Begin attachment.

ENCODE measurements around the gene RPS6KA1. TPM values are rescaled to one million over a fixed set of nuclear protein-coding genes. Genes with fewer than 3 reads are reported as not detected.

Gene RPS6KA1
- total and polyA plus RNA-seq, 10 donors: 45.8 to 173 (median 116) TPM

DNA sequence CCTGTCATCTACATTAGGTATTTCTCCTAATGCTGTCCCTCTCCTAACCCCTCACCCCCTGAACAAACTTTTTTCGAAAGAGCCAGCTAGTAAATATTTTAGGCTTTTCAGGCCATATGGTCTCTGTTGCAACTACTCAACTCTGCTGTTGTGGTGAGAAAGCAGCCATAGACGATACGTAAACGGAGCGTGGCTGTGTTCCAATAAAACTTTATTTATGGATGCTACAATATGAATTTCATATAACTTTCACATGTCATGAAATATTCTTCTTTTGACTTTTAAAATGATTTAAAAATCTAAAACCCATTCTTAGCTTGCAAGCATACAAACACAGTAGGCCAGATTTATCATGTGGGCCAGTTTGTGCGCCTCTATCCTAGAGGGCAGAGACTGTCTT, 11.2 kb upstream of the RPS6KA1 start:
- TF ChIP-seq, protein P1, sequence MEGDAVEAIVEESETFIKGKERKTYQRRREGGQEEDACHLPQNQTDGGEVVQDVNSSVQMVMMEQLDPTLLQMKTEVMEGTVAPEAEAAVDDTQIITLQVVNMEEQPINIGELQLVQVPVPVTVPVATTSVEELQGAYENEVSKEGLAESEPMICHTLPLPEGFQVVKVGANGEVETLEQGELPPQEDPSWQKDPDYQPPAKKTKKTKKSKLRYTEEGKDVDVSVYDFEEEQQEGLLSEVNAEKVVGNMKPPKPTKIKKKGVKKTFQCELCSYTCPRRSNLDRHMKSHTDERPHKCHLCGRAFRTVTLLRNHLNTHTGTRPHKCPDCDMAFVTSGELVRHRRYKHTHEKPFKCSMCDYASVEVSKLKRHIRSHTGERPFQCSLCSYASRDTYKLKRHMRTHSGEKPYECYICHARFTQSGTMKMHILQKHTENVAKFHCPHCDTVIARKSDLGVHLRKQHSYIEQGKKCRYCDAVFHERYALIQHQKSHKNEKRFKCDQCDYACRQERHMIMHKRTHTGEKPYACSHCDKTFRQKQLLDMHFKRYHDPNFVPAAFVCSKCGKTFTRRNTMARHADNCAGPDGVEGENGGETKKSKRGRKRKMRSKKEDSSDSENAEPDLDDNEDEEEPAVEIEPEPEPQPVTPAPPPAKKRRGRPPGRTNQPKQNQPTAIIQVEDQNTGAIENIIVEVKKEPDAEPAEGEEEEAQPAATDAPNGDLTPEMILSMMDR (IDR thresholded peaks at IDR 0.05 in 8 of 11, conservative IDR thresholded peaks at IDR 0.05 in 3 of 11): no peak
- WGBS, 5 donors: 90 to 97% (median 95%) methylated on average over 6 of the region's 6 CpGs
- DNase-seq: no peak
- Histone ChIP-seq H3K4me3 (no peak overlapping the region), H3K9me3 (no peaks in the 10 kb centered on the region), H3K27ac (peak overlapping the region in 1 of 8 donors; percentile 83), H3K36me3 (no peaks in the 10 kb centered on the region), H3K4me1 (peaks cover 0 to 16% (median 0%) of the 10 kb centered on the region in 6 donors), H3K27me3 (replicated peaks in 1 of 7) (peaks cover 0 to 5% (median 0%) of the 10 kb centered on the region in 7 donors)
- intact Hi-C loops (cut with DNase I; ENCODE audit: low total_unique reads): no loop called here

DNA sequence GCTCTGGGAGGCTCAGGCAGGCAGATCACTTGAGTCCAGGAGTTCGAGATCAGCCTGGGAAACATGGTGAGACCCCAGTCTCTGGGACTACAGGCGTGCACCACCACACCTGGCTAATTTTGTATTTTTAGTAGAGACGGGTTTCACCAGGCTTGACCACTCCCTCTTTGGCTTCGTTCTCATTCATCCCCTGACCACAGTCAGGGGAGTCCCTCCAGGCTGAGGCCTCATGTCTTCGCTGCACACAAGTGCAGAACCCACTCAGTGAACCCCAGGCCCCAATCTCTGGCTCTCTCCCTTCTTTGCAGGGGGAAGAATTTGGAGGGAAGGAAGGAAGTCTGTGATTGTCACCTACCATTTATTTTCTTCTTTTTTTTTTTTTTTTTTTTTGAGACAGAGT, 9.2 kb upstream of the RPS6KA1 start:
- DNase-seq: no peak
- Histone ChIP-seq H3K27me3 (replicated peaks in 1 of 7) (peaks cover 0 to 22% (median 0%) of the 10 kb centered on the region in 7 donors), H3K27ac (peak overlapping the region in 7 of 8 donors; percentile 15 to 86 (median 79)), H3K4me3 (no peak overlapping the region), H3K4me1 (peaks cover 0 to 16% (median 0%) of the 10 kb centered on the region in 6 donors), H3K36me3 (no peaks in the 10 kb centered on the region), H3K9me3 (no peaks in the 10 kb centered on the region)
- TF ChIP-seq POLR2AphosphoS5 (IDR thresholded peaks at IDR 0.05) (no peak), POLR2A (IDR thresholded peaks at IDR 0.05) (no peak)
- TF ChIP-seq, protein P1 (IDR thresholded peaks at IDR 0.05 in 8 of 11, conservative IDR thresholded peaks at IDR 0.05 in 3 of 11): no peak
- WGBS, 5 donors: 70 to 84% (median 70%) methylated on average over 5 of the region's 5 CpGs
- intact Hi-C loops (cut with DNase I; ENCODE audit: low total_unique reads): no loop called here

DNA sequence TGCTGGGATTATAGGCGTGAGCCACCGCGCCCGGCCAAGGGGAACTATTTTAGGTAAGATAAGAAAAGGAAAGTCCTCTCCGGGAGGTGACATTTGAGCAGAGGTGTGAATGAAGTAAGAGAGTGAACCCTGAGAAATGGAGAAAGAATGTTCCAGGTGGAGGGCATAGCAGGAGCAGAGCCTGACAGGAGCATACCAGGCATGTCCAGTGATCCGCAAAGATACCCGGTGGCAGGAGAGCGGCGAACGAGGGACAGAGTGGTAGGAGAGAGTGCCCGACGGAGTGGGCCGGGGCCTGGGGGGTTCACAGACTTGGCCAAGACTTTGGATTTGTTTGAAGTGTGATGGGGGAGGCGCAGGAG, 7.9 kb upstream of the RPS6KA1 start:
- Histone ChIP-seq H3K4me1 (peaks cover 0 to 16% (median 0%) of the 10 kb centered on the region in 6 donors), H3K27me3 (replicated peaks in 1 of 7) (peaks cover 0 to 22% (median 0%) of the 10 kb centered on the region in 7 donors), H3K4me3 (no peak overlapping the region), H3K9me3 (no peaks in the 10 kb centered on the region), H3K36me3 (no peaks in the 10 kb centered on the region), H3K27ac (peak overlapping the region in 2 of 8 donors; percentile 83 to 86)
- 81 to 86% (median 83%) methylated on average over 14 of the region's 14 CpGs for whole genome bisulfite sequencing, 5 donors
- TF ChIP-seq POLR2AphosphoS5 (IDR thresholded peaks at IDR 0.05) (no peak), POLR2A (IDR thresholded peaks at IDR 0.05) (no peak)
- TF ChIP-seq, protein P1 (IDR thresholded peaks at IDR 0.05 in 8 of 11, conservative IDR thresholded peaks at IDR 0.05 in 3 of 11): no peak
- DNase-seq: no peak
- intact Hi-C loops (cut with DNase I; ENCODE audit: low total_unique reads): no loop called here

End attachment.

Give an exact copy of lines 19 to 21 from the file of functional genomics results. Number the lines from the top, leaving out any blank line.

- 81 to 86% (median 83%) methylated on average over 14 of the region's 14 CpGs for whole genome bisulfite sequencing, 5 donors
- TF ChIP-seq POLR2AphosphoS5 (IDR thresholded peaks at IDR 0.05) (no peak), POLR2A (IDR thresholded peaks at IDR 0.05) (no peak)
- TF ChIP-seq, protein P1 (IDR thresholded peaks at IDR 0.05 in 8 of 11, conservative IDR thresholded peaks at IDR 0.05 in 3 of 11): no peak